In their classic mid-1960s lineup, the Animals were one of the most formidable British blues groups, helping to spearhead the British Invasion led by the Beatles. Though heavily influenced by American blues artists, the Animals created their own voice, personified by the gruff, scrappy singing of Eric Burdon. After the original group fell apart in 1967, Burdon carried on as a solo artist, occasionally leading various new versions of the Animals.
No Description Available No Track Information Available Media Type: CD Artist: ANIMALS Title: RETROSPECTIVE Street Release Date: 07/20/2004 Domestic Genre: OLDIES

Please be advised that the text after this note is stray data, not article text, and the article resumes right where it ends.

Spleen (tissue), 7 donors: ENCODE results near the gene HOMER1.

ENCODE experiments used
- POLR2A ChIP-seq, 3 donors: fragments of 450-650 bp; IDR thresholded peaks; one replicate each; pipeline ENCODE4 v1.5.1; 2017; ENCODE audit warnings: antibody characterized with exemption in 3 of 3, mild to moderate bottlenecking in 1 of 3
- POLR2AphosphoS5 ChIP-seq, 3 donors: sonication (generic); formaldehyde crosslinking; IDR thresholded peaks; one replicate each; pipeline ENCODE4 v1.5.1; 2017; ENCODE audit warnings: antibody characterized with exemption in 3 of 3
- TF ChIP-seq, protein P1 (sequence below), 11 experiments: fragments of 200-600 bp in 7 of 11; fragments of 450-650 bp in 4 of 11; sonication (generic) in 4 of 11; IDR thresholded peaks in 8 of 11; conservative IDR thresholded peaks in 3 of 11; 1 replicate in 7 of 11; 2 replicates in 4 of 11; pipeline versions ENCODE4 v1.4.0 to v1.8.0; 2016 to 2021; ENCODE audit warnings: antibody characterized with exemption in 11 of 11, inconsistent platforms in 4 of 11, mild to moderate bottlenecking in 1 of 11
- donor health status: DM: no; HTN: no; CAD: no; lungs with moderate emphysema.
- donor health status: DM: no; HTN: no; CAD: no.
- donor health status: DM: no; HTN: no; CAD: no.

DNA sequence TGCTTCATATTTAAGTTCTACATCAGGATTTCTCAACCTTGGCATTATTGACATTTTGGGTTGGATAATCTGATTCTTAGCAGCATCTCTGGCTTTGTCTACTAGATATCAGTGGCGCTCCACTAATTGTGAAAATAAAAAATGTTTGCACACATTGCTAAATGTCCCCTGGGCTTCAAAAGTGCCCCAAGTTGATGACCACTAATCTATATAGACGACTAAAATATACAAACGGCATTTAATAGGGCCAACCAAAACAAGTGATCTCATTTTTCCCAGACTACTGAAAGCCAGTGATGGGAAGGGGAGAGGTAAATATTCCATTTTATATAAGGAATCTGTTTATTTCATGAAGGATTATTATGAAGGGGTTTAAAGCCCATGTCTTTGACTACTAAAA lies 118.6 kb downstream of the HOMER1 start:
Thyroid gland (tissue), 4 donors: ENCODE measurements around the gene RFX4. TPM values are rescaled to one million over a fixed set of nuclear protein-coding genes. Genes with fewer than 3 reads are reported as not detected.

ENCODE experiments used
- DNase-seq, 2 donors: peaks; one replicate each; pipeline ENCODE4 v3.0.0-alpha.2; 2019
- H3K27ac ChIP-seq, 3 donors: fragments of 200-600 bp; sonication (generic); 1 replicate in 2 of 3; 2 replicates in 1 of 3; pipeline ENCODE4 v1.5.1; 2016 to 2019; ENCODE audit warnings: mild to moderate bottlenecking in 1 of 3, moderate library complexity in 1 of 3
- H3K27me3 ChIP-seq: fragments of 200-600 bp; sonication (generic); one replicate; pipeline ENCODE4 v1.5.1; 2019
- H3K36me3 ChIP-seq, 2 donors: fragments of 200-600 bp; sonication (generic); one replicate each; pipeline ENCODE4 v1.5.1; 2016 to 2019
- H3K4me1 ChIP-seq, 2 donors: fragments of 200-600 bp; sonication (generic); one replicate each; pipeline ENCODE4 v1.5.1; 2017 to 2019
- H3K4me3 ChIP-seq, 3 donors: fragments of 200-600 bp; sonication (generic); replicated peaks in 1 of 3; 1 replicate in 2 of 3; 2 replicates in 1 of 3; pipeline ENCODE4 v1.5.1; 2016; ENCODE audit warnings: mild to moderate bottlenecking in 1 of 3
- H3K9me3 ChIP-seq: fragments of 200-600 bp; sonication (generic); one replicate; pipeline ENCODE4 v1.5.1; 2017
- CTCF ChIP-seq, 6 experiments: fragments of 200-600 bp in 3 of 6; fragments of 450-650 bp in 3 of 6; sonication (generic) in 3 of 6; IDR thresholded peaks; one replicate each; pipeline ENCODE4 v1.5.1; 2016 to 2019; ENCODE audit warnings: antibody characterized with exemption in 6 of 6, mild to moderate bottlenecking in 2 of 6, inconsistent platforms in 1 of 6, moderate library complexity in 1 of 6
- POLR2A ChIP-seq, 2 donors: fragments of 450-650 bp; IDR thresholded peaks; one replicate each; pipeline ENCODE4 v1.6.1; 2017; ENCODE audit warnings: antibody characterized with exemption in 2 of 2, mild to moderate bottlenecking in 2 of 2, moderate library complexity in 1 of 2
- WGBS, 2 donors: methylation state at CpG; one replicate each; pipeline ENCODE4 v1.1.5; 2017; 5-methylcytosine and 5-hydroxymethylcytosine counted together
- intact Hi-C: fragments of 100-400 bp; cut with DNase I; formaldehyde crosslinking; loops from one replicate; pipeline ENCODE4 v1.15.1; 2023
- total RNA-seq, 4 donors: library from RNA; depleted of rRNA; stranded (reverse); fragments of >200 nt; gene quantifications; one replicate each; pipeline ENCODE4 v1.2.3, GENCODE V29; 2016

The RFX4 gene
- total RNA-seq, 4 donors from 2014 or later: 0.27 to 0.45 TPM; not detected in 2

The 22 tracks on Retrospective deftly chronicle the best years of the Animals, who were far and away the grittiest band in the British Invasion of the mid-1960s. Eric Burdon's magnificently raw vocals and the stabbing chords of Alan Price's Vox Continental organ gave their covers of American blues and R&B classic such as Sam Cooke's "Bring it on Home" and John Lee Hooker's "Boom Boom" an authenticity that no other British groups could match. Their rough sound also gave songs like "Please Don't Let Me Be Misunderstood" and "We've Got to Get of This Place" a real sense of rage and menace. By 1967 Burdon was the only remaining original member and he formed a new band that eschewed the blues and R&B of his early years in Newcastle in favor of a psychedelic, San Francisco-influenced sound. Songs like "When I Was Young" showed he had a real gift for the type of personal songwriting that was becoming popular in the late 1960s while the lyrically obscure "San Franciscan Nights" and "Sky Pilot" suggested he spent too much time hanging out with hippies. Even when they stumbled, the Animals were interesting, and when they hit the mark, they were as good as any band from the British Invasion. --Michael John Simmons
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